Jim Collins in his book Good to Great characterized the top leaders as those who possessed Professional Resolve and Personal Humility. During the course of his research into what were the foundational pillars behind truly successful organizations, he found this absolute consistency throughout all the various leaders. But in real terms what does this resolve and humility translate to in terms of skills and behavior. The answer lies in Coaching and Emotionally Intelligence.
Coaching can be divided into two sets of skills. The Inner Skills are characterized by connecting with other people through listening, questioning, acknowledging, validating, empathizing, etc. It is truly about the other person and making them the key focus; this is consistent with Personal Humility. The Outer Skills focus very much on goals, actions, solution finding, accountability, etc., all with a drive towards a positive outcome. Possessing a determination towards achieving results at work aligns with Professional Resolve.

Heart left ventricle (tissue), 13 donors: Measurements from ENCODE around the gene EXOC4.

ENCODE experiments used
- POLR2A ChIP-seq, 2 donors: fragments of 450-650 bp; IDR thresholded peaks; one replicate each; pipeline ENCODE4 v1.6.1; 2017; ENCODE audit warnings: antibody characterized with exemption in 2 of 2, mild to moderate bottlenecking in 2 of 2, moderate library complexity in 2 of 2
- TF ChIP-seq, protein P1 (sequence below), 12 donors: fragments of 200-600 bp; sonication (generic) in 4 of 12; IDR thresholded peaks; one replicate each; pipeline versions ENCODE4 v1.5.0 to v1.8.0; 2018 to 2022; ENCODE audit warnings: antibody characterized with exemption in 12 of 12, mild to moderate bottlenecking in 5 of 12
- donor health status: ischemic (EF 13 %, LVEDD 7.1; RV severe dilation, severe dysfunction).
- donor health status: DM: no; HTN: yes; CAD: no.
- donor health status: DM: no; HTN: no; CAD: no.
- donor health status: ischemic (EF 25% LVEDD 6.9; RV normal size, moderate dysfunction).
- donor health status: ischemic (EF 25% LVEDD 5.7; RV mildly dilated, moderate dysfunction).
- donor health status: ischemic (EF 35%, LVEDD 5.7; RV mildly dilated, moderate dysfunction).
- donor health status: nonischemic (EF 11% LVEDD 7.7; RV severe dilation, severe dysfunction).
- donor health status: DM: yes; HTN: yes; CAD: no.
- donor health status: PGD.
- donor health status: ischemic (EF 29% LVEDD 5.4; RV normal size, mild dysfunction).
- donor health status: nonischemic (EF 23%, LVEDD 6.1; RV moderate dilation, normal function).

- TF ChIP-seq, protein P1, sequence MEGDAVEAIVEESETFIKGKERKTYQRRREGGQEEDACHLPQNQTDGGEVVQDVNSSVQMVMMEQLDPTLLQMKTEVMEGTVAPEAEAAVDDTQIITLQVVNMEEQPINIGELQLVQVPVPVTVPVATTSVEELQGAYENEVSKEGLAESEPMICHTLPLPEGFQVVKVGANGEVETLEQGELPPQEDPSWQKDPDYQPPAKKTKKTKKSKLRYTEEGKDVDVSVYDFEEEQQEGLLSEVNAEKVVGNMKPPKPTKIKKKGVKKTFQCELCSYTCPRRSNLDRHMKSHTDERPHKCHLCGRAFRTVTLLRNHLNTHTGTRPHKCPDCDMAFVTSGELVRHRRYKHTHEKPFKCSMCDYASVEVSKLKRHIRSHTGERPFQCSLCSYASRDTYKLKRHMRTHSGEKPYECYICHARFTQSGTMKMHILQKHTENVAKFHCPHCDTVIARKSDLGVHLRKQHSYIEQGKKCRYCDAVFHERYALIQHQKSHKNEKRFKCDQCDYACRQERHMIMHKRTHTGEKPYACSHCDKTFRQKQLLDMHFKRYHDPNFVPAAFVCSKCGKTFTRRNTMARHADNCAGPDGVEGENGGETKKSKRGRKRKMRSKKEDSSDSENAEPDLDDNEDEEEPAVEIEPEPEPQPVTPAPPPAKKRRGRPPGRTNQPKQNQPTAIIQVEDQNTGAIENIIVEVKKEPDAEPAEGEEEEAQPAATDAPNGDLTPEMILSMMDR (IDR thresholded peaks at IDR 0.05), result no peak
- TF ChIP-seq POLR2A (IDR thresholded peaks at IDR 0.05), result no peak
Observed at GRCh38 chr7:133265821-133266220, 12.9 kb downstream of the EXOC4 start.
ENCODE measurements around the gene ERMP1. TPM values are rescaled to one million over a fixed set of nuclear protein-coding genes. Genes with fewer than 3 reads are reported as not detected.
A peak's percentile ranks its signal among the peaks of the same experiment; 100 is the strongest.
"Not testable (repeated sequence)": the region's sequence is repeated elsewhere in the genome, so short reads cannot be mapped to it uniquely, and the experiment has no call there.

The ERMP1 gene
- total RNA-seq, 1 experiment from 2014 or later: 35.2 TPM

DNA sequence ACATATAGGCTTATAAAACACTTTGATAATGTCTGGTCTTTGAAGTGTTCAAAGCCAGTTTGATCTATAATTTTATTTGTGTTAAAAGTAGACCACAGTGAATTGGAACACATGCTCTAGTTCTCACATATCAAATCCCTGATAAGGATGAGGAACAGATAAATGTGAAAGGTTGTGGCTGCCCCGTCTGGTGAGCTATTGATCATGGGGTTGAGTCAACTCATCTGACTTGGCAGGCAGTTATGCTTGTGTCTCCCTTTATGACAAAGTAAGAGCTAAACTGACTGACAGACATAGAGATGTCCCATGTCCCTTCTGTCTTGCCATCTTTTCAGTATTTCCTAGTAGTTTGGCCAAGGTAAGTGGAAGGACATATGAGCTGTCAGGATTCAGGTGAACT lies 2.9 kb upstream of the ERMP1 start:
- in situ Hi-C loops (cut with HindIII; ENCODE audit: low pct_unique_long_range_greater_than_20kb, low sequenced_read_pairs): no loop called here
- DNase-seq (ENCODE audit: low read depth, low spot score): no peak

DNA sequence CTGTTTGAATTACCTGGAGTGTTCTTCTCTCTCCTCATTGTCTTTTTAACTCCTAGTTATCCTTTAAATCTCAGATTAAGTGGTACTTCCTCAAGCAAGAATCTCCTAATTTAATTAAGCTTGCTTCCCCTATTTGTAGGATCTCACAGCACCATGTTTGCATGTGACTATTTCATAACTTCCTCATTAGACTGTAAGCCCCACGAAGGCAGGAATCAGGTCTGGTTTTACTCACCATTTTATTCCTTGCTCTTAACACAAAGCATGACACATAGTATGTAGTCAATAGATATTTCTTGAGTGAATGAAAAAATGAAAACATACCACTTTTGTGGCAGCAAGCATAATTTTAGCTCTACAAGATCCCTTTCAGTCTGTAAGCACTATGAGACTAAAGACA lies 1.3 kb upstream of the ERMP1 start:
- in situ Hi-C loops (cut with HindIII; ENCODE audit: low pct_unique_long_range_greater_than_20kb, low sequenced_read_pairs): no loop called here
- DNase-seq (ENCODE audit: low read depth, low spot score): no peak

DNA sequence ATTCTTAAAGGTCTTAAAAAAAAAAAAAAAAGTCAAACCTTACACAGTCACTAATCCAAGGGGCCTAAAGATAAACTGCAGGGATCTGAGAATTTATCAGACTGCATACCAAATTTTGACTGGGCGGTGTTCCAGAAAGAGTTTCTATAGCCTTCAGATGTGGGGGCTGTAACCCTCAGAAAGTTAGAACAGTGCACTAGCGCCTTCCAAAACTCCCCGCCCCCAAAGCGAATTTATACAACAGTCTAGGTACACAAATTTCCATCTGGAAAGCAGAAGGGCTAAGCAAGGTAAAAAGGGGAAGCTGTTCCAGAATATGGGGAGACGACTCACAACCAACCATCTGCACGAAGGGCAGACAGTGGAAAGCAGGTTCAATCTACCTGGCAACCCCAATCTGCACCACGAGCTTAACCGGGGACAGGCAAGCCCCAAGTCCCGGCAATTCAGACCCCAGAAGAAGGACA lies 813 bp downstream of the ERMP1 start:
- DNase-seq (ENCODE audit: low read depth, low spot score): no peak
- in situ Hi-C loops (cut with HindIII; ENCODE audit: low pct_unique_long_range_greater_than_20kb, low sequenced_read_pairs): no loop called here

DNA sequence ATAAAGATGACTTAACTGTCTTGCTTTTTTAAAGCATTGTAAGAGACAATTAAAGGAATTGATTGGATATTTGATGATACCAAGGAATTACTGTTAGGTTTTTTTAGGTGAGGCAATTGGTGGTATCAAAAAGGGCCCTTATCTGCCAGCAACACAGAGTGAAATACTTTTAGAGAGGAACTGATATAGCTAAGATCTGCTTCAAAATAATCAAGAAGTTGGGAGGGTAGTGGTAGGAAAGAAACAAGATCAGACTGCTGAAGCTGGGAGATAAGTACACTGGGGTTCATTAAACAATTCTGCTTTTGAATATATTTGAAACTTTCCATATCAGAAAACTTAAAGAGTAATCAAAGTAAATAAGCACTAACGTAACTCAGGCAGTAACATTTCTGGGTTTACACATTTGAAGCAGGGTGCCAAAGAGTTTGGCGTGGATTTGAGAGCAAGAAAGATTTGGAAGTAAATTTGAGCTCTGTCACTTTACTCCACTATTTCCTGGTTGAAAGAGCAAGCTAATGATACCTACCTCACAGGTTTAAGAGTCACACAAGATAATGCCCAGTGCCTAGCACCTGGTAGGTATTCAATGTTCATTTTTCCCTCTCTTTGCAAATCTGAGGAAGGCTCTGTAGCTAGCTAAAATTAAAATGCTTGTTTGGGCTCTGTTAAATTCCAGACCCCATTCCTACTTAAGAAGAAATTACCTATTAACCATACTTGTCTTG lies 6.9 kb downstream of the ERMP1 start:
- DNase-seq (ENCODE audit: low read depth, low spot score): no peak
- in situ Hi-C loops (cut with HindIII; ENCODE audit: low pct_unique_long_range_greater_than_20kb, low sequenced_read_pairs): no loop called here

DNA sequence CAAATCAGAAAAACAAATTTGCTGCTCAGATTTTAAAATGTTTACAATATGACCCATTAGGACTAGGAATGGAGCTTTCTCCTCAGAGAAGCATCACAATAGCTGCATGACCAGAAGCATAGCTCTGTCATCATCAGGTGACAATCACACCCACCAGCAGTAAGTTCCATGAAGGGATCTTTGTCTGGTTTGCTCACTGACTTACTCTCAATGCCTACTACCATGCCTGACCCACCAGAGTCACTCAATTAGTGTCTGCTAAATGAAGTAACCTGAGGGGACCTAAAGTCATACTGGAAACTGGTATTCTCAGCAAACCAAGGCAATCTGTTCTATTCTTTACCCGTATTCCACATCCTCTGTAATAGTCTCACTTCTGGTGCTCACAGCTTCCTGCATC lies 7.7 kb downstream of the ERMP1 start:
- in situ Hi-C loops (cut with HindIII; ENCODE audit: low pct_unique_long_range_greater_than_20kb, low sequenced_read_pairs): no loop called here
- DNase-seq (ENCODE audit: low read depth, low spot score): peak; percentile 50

Emotional Intelligence in very simple terms focuses who how you behave and are subsequently perceived in the execution of these skills. It’s really about how you walk your talk. Through heightened awareness and management of self and others, through how you appropriately control and express yourself and, finally through thoughtful decision making, leaders develop the ability to create an environment where people want to be led.
The key point is that all great leaders need to be Emotionally Intelligent Coaches. Together with technical capacity and experience (a given), by internalizing what these skills and behaviors entail, and applying them to their daily work, good leaders can become great leaders.